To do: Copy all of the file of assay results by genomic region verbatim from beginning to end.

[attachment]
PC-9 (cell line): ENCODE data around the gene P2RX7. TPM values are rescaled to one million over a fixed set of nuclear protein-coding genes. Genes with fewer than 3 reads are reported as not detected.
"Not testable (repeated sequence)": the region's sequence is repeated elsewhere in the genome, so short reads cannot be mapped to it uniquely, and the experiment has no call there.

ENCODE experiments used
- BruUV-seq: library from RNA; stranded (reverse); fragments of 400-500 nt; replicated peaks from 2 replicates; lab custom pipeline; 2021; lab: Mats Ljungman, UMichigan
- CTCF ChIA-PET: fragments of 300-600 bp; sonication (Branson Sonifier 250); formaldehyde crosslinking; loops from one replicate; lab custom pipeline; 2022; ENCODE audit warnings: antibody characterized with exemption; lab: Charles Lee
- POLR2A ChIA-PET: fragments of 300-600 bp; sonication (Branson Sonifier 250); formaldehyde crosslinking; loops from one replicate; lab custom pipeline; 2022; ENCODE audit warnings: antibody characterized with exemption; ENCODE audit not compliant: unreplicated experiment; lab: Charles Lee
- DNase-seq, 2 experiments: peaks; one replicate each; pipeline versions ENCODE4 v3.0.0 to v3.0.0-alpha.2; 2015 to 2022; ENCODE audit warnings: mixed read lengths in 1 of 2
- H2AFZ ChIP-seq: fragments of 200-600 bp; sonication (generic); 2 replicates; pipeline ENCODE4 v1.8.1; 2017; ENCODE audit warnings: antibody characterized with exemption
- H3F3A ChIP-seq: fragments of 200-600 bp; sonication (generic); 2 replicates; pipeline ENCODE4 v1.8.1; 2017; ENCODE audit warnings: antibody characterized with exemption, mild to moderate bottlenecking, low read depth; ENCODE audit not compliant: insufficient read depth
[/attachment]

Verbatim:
PC-9 (cell line): ENCODE data around the gene P2RX7. TPM values are rescaled to one million over a fixed set of nuclear protein-coding genes. Genes with fewer than 3 reads are reported as not detected.
"Not testable (repeated sequence)": the region's sequence is repeated elsewhere in the genome, so short reads cannot be mapped to it uniquely, and the experiment has no call there.

ENCODE experiments used
- BruUV-seq: library from RNA; stranded (reverse); fragments of 400-500 nt; replicated peaks from 2 replicates; lab custom pipeline; 2021; lab: Mats Ljungman, UMichigan
- CTCF ChIA-PET: fragments of 300-600 bp; sonication (Branson Sonifier 250); formaldehyde crosslinking; loops from one replicate; lab custom pipeline; 2022; ENCODE audit warnings: antibody characterized with exemption; lab: Charles Lee
- POLR2A ChIA-PET: fragments of 300-600 bp; sonication (Branson Sonifier 250); formaldehyde crosslinking; loops from one replicate; lab custom pipeline; 2022; ENCODE audit warnings: antibody characterized with exemption; ENCODE audit not compliant: unreplicated experiment; lab: Charles Lee
- DNase-seq, 2 experiments: peaks; one replicate each; pipeline versions ENCODE4 v3.0.0 to v3.0.0-alpha.2; 2015 to 2022; ENCODE audit warnings: mixed read lengths in 1 of 2
- H2AFZ ChIP-seq: fragments of 200-600 bp; sonication (generic); 2 replicates; pipeline ENCODE4 v1.8.1; 2017; ENCODE audit warnings: antibody characterized with exemption
- H3F3A ChIP-seq: fragments of 200-600 bp; sonication (generic); 2 replicates; pipeline ENCODE4 v1.8.1; 2017; ENCODE audit warnings: antibody characterized with exemption, mild to moderate bottlenecking, low read depth; ENCODE audit not compliant: insufficient read depth